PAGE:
IT Exclusive: Tommy Nobis Interview, Part 2

Recently, Inside Texas interviewed Longhorn All-American Tommy Nobis as part of the preparation for our current magazine cover story on Darrell Royal. Excerpts of the conversation were included in the article. But Nobis had a lot more to say...

...about his experiences during a golden era of Longhorn football when the program came with a two-point conversion of consecutive national championships. He also spoke of the current state of Longhorn football, the seismic shifts in the game during the past three decades, and of controversial trainer Frank Medina.

Click here for Part 1

YOU MENTIONED MACK BROWN. DO YOU HAVE A SENSE OF WHETHER HE IS OF THE 'NATIONAL CHAMPIONSHIP' ILK THAT WE ARE TALKING ABOUT?

I understand the situation that's there right now, about not winning the 'big game'. But the winning percentage has been pretty good under Mack Brown. There are a lot of guys that would like to have the record that we've got there. University of Texas people want to be champions, and they're not going to be truly happy with a season until they are. There's nothing wrong with that, but I guarantee they're going to be back out there on Saturday afternoon as long as you're winning football games.

As head coach and leader of that ship, of that football program, that is a full time job. And the biggest responsibility is getting your team ready. When I say getting your team ready, I mean that is a big job. And that includes the off-season, and spring practice, and they certainly have those kids in a summer program. It is constantly getting the team prepared. And recruiting requires so much time. If you neglect that, your program's going to pay.

You look at where Texas is today. Why are players going there? Shoot, they're going there because they know they have a chance to win. The players that the pros are getting from Texas doesn't hurt, either. But to get all that, they know they've got to get with a winning program.

COACH ROYAL TOLD ME THE BIGGEST CHANGE IN COLLEGE FOOTBALL, SINCE HIS TIME, IS THE GREATER ACCESS COACHES NOW HAVE WITH PLAYERS AND THAT RECRUITING IS NOW YEAR-ROUND. WHAT DO YOU SEE AS THE BIGGEST DIFFERENCE IN COLLEGE FOOTBALL COMPARED TO WHEN YOU PLAYED?

Football is more complicated now. You have more complicated offenses, defenses, blocking schemes, systems. You look at the playbook now and it's probably twice as big as our playbook. It was more basic in my era. Coaches like Coach Royal really dwelled on the basics and the simple things and really worked us and were drilled that way. It was simpler, but that doesn't mean it was easier to motivate people.

In this era, Coach Royal would have had to have adjusted -- and I don't know that he would say that he would adjust much. Things are just different. I've seen how things change because I'm close to it. You see things today that I just didn't see back in that era in the 1960s and '70s.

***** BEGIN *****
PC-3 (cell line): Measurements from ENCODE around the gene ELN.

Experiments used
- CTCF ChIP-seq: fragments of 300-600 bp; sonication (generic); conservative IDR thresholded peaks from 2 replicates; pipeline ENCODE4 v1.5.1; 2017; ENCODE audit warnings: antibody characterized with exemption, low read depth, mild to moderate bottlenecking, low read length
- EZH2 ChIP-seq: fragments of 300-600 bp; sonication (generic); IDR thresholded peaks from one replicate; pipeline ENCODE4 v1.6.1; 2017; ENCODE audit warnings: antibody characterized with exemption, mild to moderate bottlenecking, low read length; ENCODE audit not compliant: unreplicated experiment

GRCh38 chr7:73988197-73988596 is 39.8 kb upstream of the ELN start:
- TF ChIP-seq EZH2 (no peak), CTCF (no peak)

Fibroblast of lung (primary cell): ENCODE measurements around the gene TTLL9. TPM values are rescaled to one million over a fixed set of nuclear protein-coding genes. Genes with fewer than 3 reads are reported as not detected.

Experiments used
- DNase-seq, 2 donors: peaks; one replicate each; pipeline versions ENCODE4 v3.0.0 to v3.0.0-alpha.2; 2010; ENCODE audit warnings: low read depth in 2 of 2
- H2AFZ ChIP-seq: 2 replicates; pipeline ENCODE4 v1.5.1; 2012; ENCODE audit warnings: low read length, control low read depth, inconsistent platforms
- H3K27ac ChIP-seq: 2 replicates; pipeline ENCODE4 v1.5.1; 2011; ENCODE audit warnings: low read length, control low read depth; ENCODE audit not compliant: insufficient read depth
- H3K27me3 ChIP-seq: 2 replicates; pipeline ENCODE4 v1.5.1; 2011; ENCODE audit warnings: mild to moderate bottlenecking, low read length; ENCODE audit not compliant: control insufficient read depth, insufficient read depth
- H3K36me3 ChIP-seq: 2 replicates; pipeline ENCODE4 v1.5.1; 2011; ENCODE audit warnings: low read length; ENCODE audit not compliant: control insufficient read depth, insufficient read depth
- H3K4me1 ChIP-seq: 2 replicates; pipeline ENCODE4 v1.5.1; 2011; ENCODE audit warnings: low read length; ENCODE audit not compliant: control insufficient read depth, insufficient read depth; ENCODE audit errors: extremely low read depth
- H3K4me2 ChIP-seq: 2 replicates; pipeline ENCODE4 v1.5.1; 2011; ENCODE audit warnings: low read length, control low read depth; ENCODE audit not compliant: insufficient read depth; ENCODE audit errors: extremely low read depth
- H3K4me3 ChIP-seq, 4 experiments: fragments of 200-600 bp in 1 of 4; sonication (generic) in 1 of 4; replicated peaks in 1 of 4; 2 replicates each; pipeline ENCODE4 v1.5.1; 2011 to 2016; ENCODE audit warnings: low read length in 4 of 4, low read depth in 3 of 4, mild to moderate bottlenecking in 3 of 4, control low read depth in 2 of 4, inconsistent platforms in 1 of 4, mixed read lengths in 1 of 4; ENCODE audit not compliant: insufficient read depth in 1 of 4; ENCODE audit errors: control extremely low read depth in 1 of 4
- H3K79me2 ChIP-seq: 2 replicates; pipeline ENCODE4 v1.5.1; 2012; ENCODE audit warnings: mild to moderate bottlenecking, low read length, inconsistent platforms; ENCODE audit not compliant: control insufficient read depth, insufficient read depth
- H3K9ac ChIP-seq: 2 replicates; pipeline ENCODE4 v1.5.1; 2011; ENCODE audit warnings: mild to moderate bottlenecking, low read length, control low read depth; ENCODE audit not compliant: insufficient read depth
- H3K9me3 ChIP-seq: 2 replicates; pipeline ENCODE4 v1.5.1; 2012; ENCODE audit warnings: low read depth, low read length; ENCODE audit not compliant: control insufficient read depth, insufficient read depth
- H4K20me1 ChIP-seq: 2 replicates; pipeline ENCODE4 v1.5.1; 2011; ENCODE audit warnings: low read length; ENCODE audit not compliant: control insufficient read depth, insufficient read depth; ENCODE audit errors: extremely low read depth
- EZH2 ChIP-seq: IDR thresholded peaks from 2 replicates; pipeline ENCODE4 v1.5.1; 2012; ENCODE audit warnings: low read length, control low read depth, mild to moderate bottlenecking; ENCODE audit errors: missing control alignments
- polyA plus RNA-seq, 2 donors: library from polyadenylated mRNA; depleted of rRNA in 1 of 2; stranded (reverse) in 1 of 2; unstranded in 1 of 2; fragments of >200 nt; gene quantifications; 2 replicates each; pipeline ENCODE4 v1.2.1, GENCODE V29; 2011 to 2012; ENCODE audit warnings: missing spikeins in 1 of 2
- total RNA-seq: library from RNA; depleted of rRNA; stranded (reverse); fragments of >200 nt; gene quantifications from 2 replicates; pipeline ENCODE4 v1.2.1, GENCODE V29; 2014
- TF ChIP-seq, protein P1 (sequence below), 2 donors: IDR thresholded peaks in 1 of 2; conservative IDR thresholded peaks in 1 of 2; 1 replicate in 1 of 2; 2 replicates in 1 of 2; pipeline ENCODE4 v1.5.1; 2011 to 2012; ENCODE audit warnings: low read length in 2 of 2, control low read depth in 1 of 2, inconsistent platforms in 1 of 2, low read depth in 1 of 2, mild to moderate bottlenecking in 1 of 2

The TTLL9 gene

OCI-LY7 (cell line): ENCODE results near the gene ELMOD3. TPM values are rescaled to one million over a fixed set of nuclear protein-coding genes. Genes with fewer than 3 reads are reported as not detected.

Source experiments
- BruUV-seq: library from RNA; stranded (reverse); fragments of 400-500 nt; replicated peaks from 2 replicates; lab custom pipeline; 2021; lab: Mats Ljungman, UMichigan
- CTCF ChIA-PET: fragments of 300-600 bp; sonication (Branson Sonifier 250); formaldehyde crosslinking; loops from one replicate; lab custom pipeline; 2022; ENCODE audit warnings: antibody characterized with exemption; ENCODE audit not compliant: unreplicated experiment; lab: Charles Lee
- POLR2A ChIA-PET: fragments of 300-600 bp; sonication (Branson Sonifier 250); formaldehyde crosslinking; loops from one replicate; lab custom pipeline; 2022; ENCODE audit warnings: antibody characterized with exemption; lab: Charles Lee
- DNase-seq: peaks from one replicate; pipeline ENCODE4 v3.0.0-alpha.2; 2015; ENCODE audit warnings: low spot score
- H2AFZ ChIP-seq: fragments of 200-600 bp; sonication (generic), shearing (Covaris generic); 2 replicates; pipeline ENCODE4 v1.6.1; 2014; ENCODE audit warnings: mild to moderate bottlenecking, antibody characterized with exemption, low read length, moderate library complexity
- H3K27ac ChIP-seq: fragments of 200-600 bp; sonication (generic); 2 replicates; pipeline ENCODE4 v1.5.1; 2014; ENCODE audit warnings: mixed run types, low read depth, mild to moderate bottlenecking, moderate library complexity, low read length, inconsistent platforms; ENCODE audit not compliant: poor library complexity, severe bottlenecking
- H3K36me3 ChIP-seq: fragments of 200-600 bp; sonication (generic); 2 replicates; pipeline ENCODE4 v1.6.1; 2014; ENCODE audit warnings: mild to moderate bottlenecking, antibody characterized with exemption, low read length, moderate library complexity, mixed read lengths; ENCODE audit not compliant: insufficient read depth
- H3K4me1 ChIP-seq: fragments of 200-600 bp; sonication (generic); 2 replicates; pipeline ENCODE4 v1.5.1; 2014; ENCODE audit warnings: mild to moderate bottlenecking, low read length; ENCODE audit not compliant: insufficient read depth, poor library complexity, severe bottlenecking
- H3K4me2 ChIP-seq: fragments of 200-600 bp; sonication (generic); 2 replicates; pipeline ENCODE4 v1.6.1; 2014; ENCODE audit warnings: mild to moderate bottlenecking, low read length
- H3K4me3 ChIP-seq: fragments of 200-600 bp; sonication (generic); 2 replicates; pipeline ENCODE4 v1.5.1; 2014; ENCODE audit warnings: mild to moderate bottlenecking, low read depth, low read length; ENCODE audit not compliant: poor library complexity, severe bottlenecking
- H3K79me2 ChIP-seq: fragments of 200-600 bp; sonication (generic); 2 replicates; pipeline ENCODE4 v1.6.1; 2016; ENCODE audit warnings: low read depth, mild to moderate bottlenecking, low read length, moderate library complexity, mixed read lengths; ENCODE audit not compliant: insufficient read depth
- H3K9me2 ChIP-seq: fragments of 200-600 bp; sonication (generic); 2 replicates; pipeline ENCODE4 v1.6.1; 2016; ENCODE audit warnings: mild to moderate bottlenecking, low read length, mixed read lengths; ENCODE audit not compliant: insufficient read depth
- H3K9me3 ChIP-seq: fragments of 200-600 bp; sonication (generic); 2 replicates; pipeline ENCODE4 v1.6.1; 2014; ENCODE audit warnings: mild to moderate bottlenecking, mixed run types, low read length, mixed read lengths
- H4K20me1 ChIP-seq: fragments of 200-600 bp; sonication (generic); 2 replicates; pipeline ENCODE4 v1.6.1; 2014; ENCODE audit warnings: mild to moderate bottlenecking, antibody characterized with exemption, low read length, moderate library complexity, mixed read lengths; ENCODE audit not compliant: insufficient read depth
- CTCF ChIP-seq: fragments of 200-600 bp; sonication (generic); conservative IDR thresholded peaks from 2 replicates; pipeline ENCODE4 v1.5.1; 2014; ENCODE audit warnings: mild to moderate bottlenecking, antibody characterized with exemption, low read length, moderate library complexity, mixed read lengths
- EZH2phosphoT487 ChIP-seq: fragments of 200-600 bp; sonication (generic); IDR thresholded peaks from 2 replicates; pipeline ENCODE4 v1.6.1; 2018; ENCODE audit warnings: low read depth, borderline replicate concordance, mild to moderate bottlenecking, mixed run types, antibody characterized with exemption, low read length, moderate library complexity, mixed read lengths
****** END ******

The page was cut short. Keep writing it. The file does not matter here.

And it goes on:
FOR EXAMPLE?

Players with facial hair, and hair-dos, and stuff like that. I played with coaches who would just tell you that you were going to wear your hair short and, if you didn't like it, then you can do something else with your time after school. And the way (players) dress in today's fashion -- it used to be that we never had our shirt tails out from under our pants. Never. Now, it's kind of stylish to have your shirttails out from under your pants. And those baggy pants! I had a Texas coach, and I don't remember who it was, but he said, 'If you want to wear those bell bottom britches, go join the Navy.'

But coaches have now found that styles are what they are and we need to accept that. It's just a fact that you have to understand all of that. But to tell a kid back then to wear his hair short, that wasn't too much out of the ordinary. I mean, the hippies were starting to come in out there on the Drag. They were weird, and all that. But with our hair and things like that, there were just some basic rules that we knew we were going to have to abide by.

But I would have to say that the biggest difference, in recruiting, was that there were no scholarship limits when I played. Back then, an athletic department could sign as many scholarship players as it had money for them in its budget. At Texas, the alumni could come up with the funds to have enough for the number of player that (Royal) wanted to recruit. They were all doing it. Sometimes you were trying to get a player just so somebody else wouldn't get him, and vice versa.

HOW MANY FRESHMEN WERE SIGNED IN YOUR CLASS?

Oh my goodness, there were more than 60. I was second-team all-state but, heck, I might have had three or four all-staters in front of me. It was unbelievable. My freshman year, I was concerned with whether or not I was going to make it just because of the sheer numbers. You knew that if you didn't get a coach's attention, you weren't going to make it. You'd better know how that coach wanted you to fire out, or how that coach wanted you to tackle, or how you were supposed to do that drill. Too many mental mistakes could really cost you. A lot of guys would get discouraged; a lot of guys would leave on their own and go to smaller schools. You couldn't cut a scholarship guy but players could see the handwriting on the wall.

Tommy Nobis (1963-65) set the standard for Longhorn defenses and established his jersey number (60) as one to be worn only by truly exceptional Texas players. During his senior campaign, Nobis won the Outland Trophy (outstanding interior lineman), the Maxwell Award (nation's outstanding college football player) and was the only defensive player listed among the Heisman Finalists in 1965.


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